He held that the agreement created an interest in land, andinasmuch as it had not been notarially executed it was invalid inlaw. It was therefore not necessary to deal with the further issues.
As it will be necessary to compare the provisions of OrdinanceNo. 7 of 184C with the equivalent provisions of the Statute of Frauds.
and to consider the numerous .hnglcited in the course of the argument,
the Ordinance and Statute which
Ordinance. No. 7 of 1840.
'2. No sale, purchase, transfer,assignment, or mortgage of land orother immovable property, and nopromise, bargain, contract, or agree-ment for effecting any such object,or for establishng any security, in-terest, or incumbrance affecting landor other immovable property (otherthan a lease at will, or for anyI>criod not exceeding one month),nor any contract or agreement forthe future sale or purchase of anyland or other immovable property,shall be of force or avail in lawunless the same shall be in writingand signed by tho party makingthe same, or by some person law-fully authorized by him or her inthe presence of a licensed notarypublic and two or more witnessespresent at the same- time, andunless the execution of such writ-ing, deed, or instrument be dulyattested by such notary andwitnesses.
*21. No promise, contract, bar-gain, or agreement unless it be inwriting and signed by the partymaking the same, or by someperson thereto lawfully authorizedby him or her, shall be of force oravail in law for any of the follow-ing purposes: —
28/5decisions which have been
I set out here the sections ofrelevant: —
Statute of Frauds.
1. No action shall be brought
whereby to charge any executoror administrator upon any specialpromise to answer damages outof his own estate; or whereby- tocharge the defendant upon anyspecial promise to answer for thedebt, default, or miscarriage ofanother person, or to charge anyperson upon any agreement madeupon consideration of marriage, orupon any contract or sale of lands,tenements, or hereditaments or auyinterest in or concerning them; orupon any agreement that is notto be performed within the spaceof one year from the makingthereof, unless the agreement uponwhich such action shall be broughtor some memorandum or notethereof shall be in writing audsigned by the party to be chargedtherewith or some other personthereunto by him lawfully author-ized.
Daioon J.
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(4) Forestablishing apartner-ship . wherethe capital
exceeds one hundredpounds:Provided that this
ahall not be construed toprevent thirdparties, from
* suing partners, or personsacting as such, and offeringin evidencecircumstances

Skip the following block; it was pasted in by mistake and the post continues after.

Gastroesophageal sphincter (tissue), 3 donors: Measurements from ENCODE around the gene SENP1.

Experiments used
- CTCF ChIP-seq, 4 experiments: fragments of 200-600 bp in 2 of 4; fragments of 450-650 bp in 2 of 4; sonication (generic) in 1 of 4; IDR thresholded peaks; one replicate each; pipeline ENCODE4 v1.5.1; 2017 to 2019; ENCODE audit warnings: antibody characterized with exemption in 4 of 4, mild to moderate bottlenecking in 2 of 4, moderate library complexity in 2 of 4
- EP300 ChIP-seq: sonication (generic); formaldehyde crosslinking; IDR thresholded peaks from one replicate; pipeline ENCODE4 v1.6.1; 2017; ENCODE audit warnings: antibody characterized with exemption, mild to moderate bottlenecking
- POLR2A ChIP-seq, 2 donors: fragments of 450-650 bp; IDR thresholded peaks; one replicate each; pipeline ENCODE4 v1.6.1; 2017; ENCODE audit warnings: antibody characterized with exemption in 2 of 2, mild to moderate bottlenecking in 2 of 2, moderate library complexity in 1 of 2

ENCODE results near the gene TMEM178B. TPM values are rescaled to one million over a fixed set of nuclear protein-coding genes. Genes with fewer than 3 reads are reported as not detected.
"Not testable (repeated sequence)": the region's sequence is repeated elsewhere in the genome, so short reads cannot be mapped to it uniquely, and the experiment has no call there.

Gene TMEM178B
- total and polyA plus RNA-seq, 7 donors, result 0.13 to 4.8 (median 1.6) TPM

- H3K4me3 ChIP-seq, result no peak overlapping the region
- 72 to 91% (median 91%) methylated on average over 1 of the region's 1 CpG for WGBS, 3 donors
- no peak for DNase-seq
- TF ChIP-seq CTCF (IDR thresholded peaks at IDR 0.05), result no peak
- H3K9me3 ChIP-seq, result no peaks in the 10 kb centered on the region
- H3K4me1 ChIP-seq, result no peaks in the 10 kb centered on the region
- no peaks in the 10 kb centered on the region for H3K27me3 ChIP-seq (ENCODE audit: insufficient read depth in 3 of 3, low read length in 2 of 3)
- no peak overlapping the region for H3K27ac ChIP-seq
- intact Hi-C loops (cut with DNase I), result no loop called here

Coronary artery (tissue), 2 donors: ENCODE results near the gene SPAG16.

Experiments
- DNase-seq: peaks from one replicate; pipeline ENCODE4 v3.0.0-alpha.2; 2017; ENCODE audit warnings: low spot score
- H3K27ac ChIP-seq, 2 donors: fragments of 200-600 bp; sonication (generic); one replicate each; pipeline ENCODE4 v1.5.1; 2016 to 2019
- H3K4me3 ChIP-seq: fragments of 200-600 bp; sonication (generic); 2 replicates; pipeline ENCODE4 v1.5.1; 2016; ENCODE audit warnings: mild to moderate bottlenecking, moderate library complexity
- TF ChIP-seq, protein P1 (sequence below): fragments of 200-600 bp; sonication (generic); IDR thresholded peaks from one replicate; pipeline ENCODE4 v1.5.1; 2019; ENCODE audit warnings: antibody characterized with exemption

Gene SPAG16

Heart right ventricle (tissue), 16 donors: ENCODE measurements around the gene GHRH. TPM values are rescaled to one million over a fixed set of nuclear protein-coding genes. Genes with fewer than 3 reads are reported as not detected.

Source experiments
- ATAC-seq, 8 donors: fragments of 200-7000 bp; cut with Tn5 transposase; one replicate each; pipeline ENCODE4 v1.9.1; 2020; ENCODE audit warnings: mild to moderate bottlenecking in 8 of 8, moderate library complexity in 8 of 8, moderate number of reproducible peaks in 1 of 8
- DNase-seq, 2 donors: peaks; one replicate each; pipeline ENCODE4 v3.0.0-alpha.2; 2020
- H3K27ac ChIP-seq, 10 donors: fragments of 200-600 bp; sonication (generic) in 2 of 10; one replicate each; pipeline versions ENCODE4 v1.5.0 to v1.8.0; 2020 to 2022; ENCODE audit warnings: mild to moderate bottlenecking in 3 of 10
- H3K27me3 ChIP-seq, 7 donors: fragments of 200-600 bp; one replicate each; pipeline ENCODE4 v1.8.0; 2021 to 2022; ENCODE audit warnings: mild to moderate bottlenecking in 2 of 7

to provea partnership
existing between suchpersons, or to exclude paroltestimony concerning trans-actions by or thesettlement ofany account
between partners.
22. Providedalways that
nothing in the preceding clauseshall be construed to exempt any
deed or instrument in any' maimeraffecting land or other immovableproperty from being required forthat purpose. .to be executed andattested in manner declared bv thesecond clause of this .Ordinance.
Dajkton J.JirascM^ratne
. It ‘Would appear that the only evidence of the partnership Whichwas offered in the trial court was the document PI. Upon, thatbeing put’ in, Counsel were heard on the first issue. It is thereforenecessary to set out the agreement-in,full: —
' •' Colombo, December 21, 1915.
This isanagreement between Mr.J. B. M.Pereraononepart and
Mr. .John. H.Arseculeratne on theother to prospectfor plumbago at
Pattagoda Mines under the name of the Pattagoda* Mining Company.
Mr. .J. • B. * M. Perera will hereby give over his interest of the leasehe has taken from the owners of the said land (which is yet to. run for•another eight years) to the said company.
According to the agreement the Pattagoda Mining Company undertakes to givethe ground shares to the owners.
The sole dwners of the .Pattagoda Mining Company- are Mr. J. B. M.Perera and Mr; John H. Arseculerathe, who will be entitled to the profit!and losses in equal shares..
The former owner hereby agrees to give over, all the "machinery whichis now lying at Pattagoda Mine to John H.. Arseculeratne to enable himto commence mining operations for a period .of eight . years, and whatever'expenses may be incurred to . improve the machinery will be charged tothe joint account.
Mr.J. B. M. Perera herebygives overthe managementof ’the
mines tpMr.John H. Arseculeratne, and heagreestopaya com*,
mission ofper cent, exclusive of stamps on all the transactions made
regarding this mine by Mr. John- H. Arseculeratne. – and this commissionis to be paid to .the Pattagdda Mining Company.
All the output of plumbago of the said mines will be sold at the
market rates, and Mr. John H. Arseculeratne is to be given the preferenceof purchasing it at each sale./
Mr. J. B. 51. Perera and Mr. John H. Arseculeratne hereby agree•to contribute equally to the expenses to be incurred on the pit or pits.
(Signed) J. B. M. Perera.
(Signed) John H. ARSECur.fcRA-nfF.
It will be seen, therefore, that this agreement purported to con-stitute a partnership between the plaintiff and defendant under thename of the Pattagoda Mining Company for the purpose of plum-bago mining. The plaintiff conveys to the company his interest inthe lease of plumbago mines at Pattagoda together with existingmachinery, the defendant being appointed manager of the company,to be paid a commission and with a preferent right of purchase atmarket rates of the output of the company. It is expressly declaredthat the sole owners of the company thus formed are .the plaintiff anddefendant, who are to contribute equally to the expenses and areentitled to the profits and losses in equal shares. It is stated that■subsequently by mutual agreement the partnership was terminatedon January7 15, 1918,
In support of his contention, that the plaintiff is in no way debarredfrom bringing this action, Mr. Hayley has referred to numerousEnglish decisions. He relies for the most part oh Forster v. Hale(supra) and Dale v. Hamilton (supra).